IATW: You know what, it’s always felt like we were onto something special, but the reaction to us over the last six months has been fantastic. Last year we played Metal 2 The Masses competition at Rebellion in Manchester and we reached the finals. It was packed, everyone was really into it and it felt like a massive achievement. And when we decided to play again this year the response has been even better. Having 200+ people really into what you’re doing is incredible. Having most of them singing along is unreal.


PD: Promoting one’s music is such a challenge these days, especially with so many new artists emerging from bedrooms in the day of the home studio. How is that going?

IATW: Promoting music is actually pretty difficult. I said before, we’re a DIY band and we play a lot of live shows so we’ve built a fanbase that way. We’ve been experimenting with Spotify playlists too but it’s pretty difficult to gauge how meaningful any of it is. When you’re playing a packed venue full of people wearing your shirts you know it’s going well. 2,000 streams on Spotify is less tangible.

One of the hardest things is trying to work out the cost/benefits of doing something, and trying to figure out who’s scamming you. And that’s a lot of people.

The other day we saw some PRs complaining that being a PR wasn’t a viable career anymore, but that’s not surprising when bands can’t afford to support themselves, never mind people further down the line. As a band it feels like you’re the prey and a whole ecosystem is trying to feed off you.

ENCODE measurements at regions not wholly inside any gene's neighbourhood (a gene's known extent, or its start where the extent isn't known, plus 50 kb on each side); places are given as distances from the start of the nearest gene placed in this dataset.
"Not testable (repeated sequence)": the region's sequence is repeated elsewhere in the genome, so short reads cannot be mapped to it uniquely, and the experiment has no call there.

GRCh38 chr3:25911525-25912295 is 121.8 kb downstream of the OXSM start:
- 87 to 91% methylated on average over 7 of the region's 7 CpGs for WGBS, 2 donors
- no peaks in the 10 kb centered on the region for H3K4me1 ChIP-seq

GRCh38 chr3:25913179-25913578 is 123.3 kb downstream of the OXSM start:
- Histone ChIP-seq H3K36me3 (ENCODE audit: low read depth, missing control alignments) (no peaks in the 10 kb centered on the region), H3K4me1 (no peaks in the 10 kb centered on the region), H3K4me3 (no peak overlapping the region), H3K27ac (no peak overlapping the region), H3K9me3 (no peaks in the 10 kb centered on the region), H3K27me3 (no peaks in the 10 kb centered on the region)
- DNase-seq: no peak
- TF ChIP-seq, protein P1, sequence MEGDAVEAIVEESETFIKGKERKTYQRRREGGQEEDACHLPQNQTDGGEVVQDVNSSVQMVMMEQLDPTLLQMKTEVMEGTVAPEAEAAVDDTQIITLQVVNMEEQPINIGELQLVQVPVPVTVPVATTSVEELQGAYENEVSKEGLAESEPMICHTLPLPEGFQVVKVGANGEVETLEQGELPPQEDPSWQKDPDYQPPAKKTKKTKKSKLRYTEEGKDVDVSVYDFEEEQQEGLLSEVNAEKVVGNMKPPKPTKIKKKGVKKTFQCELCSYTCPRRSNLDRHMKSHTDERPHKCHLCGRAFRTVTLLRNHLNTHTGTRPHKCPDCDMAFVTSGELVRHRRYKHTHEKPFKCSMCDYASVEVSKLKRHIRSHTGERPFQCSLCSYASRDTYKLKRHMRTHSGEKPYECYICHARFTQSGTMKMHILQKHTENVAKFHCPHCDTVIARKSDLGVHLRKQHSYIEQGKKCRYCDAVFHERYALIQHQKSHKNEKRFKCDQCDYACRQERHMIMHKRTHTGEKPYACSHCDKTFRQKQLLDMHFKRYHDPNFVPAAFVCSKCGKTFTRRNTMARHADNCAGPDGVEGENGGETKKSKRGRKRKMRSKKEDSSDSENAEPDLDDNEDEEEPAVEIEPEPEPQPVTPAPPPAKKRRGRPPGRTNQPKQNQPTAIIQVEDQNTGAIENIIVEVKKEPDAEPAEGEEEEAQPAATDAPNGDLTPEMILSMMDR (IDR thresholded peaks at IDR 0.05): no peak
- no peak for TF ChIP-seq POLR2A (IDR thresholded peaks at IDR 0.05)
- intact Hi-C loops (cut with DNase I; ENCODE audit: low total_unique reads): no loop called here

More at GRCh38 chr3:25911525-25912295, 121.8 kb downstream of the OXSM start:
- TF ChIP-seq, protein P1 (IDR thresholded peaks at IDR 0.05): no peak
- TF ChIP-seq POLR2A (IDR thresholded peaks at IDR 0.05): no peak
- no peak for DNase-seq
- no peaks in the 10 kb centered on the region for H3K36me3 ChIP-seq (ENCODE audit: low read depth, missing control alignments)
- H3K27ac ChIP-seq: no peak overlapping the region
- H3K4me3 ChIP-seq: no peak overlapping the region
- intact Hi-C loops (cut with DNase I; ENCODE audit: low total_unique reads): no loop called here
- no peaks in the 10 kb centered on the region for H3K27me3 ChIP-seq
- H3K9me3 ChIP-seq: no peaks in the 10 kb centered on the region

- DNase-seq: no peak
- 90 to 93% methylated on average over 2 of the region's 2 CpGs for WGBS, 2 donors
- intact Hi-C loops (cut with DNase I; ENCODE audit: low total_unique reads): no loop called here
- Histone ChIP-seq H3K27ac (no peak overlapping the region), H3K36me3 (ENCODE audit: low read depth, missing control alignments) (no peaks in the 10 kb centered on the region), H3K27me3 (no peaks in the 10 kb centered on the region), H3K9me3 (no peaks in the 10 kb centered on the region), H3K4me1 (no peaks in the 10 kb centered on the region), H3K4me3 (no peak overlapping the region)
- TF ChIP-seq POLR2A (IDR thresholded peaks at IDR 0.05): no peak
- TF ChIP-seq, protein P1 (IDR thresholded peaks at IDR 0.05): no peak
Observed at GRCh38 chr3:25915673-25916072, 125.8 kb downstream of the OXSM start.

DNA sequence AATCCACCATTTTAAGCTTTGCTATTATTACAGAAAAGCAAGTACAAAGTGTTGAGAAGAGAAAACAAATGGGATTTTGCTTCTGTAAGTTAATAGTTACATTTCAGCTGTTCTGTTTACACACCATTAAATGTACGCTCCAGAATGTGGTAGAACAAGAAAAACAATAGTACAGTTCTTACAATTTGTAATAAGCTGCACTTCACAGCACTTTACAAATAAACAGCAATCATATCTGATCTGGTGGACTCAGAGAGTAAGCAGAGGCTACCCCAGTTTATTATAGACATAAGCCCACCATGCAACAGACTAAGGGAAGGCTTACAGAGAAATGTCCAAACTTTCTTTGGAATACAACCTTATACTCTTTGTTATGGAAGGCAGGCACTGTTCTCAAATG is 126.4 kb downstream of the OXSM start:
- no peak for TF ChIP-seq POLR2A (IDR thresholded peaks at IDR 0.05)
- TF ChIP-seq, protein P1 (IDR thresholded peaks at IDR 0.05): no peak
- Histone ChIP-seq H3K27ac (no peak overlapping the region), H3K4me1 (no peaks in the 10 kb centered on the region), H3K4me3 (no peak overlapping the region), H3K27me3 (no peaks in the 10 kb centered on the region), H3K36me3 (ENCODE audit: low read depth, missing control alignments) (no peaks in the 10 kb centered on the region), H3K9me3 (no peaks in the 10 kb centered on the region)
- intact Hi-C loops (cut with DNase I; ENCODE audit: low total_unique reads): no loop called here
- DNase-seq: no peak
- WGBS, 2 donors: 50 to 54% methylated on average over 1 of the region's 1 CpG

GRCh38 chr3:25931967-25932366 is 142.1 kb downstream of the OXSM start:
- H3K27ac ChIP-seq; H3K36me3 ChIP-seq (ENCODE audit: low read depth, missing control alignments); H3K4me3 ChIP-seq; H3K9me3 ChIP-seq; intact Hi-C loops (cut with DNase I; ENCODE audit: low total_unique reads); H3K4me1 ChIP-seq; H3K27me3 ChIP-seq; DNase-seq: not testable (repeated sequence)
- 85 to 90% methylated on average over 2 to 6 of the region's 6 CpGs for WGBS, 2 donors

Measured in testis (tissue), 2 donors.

PD: And how do you book and promote your live shows and tours? Any performances coming up?

IATW: Currently we’re approached by promoters. We have enough reputation that there’s a constant flow of requests in the Manchester area but getting further afield is a little more difficult. That said we’re playing in Leicester next month with our friends Cast In Tephra and we played some fantastic shows in Wales last year, so we’re aiming to head back.


PD: What do you think about downloading music online? What about streaming sites like Spotify?

IATW: This is a really interesting question. If you’re a consumer, it’s ideal. Unlimited access to whatever music you want. For the artist it’s a disaster. I mean, it’s not replacing an ideal system in any way, but as a small band you can’t actually make money from it. As I was saying before you need to be on playlists to get noticed, but then you need to pay to be on those lists. On Spotify large amounts of money is slurped out of the top through some really corrupt practices – there’s a few really interesting charities fighting for artist equality, it’s unlikely that they’ll win. Bands like ‘While She Sleeps’ have been trying to raise awareness of this – they made a line of t-shirts literally spelling out the costs of being in a band. It’s frightening, as they have the same problems even at their levels. I’ve always found it interesting that bands are referring to themselves as ‘T-shirt salespersons’ but when you think about it, you’re paying to write, practice and upload a song, then to have t-shirts printed, and to get to a gig and then pay someone else to get on a playlist – it’s amazing people make any music at all.

Did you see the other day that Gojira were forced to sell t-shirts for £40 to try and break even? I mean, charge what you want but they’re not going to sell many at that price – selling more t-shirts cheaper seems like a better option, but who says they can even do that? If a band their size is having to sell their merch so expensively something is really wrong.